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Proposals face long journey By Connie Nowlin Managing editor

By Staff
From proposed annexation to law is a complicated route
When the question of annexation is raised, there are many facets of the question to be examined.
It may be addressed by a vote of the residents, by legislative measure, or by council approval.
While the legalities of a town annexing land may have to be hashed out in court, the process of annexation via legislature is complicated, too.
In order to annex, the body that wishes to annex must follow the steps to do so, properly and in order.
First, the annexing body must prepare a bill. This is usually done by a legal reference service, rather than an individual that works for the municipality, although that would also be one way to have the bill drawn up.
Once the bill is prepared, it must be advertised in four consecutive issues in a newspaper in the area affected by the annexation. Frequently this is the first notice that citizens may have of the town's intent to annex a piece of land, especially if there are no residences on the area to be annexed.
When the advertisement period has been completed, the municipality must then provide proof of advertisement. This is usually copies of the paper along with a signed, notorized affidavit of publication.
This proof is required before the bill may be presented at the legislative session.
In the meantime, a sponsor for the bill, usually the representative or senator from the area, must sign on to present the bill to the legislature.
Senators and representatives don't endorse just any bill that lands on their desk.
"I look at the issue," said state Sen. Pat Lindsey, D-Pollard.
"If I'm opposed, I won't support it (the bill)."
In order to gain his support, Lindsey said, a proposed bill must meet his criteria.
"I want to know how it will affect the community and my constituents," he said. "If it's beneficial and helps the community, I'll support it. That's my job."
When the bill has gotten a sponsor, it may be added to the legislative calendar.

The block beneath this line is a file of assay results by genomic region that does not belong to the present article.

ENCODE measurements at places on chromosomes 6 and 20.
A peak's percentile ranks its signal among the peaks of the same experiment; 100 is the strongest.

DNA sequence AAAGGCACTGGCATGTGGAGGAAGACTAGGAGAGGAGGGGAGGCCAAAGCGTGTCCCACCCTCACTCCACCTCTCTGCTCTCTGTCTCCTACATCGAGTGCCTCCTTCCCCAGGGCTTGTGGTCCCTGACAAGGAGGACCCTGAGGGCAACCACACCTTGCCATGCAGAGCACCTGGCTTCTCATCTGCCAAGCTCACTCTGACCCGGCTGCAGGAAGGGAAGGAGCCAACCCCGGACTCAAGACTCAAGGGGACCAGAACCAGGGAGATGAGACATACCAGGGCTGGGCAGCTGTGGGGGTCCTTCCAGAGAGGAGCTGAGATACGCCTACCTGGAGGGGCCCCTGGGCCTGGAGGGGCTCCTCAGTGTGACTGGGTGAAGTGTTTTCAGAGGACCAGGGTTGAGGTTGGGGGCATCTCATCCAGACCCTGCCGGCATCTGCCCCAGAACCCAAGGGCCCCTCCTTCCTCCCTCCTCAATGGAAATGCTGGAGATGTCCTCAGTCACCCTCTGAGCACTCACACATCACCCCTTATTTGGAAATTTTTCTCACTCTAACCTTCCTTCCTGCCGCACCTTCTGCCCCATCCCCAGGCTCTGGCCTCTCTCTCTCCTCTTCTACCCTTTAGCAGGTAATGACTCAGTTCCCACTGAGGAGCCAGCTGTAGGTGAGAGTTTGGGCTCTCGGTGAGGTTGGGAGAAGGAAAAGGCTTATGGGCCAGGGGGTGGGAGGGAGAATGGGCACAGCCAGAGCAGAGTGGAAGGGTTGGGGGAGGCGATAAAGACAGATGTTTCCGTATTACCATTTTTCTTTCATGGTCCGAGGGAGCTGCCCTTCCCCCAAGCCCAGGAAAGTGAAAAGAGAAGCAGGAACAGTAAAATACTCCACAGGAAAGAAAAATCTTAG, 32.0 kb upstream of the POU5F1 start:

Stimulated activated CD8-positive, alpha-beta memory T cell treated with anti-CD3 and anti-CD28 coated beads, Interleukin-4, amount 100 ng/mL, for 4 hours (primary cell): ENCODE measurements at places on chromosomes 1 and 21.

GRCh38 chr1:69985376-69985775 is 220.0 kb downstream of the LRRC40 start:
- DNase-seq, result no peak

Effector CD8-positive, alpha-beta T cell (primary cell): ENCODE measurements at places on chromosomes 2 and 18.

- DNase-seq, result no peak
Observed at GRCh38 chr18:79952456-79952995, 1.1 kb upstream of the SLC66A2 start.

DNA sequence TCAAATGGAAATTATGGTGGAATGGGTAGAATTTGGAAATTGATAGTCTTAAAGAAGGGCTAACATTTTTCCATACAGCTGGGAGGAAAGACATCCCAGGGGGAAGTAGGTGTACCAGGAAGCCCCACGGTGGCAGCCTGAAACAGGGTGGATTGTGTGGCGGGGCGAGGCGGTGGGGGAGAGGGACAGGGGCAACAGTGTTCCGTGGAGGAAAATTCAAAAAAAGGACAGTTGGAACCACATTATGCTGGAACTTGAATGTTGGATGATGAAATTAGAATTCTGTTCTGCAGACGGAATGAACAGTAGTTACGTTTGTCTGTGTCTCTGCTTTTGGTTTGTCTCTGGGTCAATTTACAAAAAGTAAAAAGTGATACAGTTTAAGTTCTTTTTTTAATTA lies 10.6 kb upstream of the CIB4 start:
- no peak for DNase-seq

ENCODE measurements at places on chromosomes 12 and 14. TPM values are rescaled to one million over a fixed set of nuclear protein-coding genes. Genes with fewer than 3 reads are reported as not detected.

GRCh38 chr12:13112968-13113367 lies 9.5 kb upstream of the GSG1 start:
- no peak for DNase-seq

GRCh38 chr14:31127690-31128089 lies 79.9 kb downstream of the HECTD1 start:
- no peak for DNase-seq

This is the first reading. A bill must be read three times before it becomes a law.
The proposed law will be sent to committee next. Which committee is determined by two things, the issue it deals with, and the legislator who presents it.
For example, annexation goes to the governmental affairs committee. Whether it is heard in front of the house committee or the senate committee depends on whether a representative or a state senator presented the bill.
When the proposed bill has been before the first committee, it is reported on and sent to the other branch of the legislature, to the same committee for a second hearing.
When the second hearing has been completed, the committee reports and recommendations are read. This is considered the second reading of the bill. It is then placed the calendar for the next legislative day. If the bill would affect state funding by more than $1,000 it must have a fiscal note attached as well.
The bill, with its recommendations, is then considered and voted on by the entire house of origin. This is the third reading. It then goes to the other house of the legislature to go through the same process.
So what of the proposed annexation in Escambia County?
It is now at the stage of gathering the proof of publication and will soon be searching for a sponsor.
According to Mayor Howard Shell, it has not been decided who will sponsor the annexation proposal. However, Lindsey is familiar with the topic and it is quite likely he will champion the bill in the senate.